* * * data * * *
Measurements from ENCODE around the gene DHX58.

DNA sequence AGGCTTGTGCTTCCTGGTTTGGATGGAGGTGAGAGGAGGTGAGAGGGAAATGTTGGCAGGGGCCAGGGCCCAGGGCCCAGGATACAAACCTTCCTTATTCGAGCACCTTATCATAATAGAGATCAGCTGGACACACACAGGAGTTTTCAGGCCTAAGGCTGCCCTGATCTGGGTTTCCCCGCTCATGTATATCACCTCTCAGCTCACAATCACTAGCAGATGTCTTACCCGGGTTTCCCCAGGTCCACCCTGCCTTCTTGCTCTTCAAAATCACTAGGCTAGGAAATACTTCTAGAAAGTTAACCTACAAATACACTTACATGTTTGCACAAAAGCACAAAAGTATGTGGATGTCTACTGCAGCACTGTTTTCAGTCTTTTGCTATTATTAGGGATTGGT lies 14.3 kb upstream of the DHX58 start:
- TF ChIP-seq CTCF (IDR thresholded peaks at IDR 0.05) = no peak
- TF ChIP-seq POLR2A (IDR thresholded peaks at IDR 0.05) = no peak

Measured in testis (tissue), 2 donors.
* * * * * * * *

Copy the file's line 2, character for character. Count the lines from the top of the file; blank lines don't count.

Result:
DNA sequence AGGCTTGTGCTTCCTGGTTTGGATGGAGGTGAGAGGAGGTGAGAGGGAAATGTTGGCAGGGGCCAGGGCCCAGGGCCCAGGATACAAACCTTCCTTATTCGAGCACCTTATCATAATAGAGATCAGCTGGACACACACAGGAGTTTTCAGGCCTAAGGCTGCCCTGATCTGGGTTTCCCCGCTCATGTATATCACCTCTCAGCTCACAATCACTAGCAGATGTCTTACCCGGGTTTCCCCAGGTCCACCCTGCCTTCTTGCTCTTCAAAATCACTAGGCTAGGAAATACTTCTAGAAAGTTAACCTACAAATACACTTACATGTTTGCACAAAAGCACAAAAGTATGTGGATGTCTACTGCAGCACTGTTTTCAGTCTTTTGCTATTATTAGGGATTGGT lies 14.3 kb upstream of the DHX58 start: